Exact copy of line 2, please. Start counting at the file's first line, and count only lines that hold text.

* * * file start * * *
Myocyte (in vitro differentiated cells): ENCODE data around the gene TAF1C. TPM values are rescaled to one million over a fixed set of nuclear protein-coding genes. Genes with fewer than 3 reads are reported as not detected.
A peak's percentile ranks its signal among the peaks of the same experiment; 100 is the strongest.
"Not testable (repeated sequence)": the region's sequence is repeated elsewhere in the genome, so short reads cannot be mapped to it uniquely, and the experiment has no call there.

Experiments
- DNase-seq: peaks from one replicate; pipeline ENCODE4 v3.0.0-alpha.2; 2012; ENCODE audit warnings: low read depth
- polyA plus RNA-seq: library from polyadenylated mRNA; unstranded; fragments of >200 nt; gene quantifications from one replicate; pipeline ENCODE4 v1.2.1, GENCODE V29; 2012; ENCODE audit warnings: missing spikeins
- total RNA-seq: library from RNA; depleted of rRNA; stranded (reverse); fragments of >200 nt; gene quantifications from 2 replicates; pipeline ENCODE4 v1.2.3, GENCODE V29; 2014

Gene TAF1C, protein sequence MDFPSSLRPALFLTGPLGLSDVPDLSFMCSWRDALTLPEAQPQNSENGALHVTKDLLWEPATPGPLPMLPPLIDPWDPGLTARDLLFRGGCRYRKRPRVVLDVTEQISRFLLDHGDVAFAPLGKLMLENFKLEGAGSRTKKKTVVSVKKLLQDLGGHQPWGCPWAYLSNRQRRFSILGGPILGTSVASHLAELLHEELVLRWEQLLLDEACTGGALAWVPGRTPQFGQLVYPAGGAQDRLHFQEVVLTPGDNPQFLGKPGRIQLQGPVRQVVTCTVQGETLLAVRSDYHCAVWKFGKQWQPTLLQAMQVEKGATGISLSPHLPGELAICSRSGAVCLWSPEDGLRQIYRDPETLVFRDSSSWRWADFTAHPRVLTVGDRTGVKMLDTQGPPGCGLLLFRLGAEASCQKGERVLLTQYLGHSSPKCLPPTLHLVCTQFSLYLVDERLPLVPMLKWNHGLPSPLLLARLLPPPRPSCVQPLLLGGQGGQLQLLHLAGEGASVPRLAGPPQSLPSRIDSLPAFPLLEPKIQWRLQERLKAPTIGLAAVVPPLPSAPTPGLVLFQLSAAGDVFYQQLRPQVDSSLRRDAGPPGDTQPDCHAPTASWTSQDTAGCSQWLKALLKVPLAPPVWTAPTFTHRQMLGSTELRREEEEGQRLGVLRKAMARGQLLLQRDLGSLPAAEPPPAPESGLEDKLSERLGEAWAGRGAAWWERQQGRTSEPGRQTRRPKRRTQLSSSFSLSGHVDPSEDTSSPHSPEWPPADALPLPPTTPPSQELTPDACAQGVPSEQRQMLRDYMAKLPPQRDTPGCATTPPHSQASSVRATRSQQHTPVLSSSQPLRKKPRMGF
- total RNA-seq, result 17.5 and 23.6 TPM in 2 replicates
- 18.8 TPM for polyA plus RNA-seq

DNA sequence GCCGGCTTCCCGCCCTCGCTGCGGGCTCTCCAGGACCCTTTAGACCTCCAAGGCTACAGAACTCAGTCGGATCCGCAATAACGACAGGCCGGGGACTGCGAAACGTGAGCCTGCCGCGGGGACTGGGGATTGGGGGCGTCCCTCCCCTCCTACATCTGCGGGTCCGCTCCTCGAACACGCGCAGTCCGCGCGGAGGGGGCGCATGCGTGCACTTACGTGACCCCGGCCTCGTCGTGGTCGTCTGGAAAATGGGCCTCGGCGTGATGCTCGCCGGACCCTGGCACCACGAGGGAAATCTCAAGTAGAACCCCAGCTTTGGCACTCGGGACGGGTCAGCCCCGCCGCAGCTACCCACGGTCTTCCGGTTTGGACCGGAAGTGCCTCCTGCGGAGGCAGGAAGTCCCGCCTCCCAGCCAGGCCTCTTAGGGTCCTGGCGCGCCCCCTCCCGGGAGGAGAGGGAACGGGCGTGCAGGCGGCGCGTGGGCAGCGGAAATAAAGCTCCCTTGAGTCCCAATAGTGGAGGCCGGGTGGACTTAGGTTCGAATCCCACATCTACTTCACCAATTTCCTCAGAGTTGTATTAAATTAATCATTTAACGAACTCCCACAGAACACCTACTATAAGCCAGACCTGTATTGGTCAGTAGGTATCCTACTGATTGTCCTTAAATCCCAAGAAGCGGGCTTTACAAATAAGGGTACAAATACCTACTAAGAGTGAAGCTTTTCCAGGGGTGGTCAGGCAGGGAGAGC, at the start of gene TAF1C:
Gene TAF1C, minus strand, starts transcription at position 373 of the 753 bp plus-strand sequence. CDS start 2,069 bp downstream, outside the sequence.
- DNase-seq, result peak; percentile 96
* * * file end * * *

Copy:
A peak's percentile ranks its signal among the peaks of the same experiment; 100 is the strongest.